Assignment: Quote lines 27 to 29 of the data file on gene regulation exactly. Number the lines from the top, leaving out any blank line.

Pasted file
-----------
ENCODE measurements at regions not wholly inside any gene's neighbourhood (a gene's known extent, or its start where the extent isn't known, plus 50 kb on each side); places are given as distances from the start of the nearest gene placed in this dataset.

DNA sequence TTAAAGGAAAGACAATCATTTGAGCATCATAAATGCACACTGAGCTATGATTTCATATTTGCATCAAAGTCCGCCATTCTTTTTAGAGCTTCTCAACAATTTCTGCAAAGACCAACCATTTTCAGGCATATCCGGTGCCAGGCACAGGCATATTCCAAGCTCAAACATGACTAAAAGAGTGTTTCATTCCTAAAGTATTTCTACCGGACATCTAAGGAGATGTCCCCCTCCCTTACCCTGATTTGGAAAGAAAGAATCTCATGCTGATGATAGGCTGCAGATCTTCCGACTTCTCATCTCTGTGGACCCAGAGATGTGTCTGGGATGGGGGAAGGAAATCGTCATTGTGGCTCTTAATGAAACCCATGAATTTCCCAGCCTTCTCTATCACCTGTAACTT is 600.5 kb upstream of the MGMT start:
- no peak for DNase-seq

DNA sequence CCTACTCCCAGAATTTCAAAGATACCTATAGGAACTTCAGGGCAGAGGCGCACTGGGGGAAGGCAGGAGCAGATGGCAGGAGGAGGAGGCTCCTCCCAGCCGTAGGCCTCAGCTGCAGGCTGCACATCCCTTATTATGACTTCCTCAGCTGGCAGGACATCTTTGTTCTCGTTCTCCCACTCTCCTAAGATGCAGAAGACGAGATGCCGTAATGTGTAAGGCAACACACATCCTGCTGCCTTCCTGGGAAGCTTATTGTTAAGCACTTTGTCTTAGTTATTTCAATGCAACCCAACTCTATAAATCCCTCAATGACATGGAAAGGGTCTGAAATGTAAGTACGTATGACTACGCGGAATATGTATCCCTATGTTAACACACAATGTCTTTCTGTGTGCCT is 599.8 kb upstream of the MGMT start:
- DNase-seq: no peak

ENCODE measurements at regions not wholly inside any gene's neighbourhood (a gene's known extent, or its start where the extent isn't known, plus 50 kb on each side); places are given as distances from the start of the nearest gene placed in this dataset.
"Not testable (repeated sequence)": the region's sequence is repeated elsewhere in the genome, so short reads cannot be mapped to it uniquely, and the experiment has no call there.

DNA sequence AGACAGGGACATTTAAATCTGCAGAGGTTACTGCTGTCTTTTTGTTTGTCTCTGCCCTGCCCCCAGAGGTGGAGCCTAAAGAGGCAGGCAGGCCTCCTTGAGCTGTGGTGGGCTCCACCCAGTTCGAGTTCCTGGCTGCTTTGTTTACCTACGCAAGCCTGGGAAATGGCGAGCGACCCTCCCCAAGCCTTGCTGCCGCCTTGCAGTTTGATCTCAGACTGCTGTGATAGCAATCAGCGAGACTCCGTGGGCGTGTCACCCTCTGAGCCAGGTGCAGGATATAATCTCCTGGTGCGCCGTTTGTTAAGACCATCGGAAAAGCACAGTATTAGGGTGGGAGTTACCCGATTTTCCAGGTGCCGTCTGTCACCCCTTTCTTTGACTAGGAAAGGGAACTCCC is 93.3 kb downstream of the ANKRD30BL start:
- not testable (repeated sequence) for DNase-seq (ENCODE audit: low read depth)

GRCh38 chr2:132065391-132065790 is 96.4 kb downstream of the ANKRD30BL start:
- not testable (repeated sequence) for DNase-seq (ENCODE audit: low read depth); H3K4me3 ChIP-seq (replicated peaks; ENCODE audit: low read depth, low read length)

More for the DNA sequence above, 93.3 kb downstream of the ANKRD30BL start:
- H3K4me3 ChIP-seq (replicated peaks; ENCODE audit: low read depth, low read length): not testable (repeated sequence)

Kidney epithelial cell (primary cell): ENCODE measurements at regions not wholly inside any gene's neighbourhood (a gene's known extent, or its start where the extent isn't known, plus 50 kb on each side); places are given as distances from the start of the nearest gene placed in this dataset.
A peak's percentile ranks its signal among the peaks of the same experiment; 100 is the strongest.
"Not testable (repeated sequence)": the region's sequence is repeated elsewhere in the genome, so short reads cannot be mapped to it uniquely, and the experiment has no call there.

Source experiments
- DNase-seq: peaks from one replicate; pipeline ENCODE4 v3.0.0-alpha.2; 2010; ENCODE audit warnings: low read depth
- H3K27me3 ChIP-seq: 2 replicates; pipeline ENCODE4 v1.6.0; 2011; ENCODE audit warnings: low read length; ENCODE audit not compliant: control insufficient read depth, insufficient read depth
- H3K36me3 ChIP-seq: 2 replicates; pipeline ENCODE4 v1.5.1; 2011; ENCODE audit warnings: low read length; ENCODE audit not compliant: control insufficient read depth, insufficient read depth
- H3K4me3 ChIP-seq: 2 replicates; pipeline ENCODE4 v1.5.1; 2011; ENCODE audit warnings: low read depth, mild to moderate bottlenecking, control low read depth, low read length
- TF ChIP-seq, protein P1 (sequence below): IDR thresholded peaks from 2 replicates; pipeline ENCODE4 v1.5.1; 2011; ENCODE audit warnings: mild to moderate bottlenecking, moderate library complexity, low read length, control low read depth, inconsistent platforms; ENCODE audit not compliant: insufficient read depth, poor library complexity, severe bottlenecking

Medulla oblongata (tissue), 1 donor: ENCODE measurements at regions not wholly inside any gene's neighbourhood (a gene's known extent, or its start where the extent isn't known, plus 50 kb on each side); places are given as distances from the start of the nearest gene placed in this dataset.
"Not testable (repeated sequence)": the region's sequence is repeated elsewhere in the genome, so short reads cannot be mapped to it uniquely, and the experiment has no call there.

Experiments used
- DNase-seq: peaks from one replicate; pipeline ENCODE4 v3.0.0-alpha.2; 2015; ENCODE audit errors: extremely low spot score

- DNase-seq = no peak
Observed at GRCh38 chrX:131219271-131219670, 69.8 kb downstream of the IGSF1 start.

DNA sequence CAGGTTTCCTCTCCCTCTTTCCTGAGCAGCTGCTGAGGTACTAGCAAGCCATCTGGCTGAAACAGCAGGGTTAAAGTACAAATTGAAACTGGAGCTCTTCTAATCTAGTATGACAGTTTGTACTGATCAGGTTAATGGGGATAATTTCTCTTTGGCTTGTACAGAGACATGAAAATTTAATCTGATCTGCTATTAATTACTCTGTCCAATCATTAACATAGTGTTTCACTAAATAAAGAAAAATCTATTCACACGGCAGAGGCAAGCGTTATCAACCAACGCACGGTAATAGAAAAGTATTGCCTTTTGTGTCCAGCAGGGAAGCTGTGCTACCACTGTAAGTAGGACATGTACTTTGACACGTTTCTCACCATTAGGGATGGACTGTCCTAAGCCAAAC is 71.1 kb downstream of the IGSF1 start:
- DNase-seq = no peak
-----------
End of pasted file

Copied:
- DNase-seq = no peak
Observed at GRCh38 chrX:131219271-131219670, 69.8 kb downstream of the IGSF1 start.

DNA sequence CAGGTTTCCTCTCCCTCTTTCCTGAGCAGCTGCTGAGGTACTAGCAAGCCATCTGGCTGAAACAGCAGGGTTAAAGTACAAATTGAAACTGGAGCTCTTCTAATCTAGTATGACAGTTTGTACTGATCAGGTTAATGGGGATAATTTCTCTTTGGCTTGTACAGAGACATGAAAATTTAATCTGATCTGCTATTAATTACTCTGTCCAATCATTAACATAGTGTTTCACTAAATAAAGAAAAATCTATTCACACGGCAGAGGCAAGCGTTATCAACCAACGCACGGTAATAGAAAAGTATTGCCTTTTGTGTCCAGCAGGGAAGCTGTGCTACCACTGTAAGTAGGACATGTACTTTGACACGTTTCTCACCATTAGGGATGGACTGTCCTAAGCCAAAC is 71.1 kb downstream of the IGSF1 start: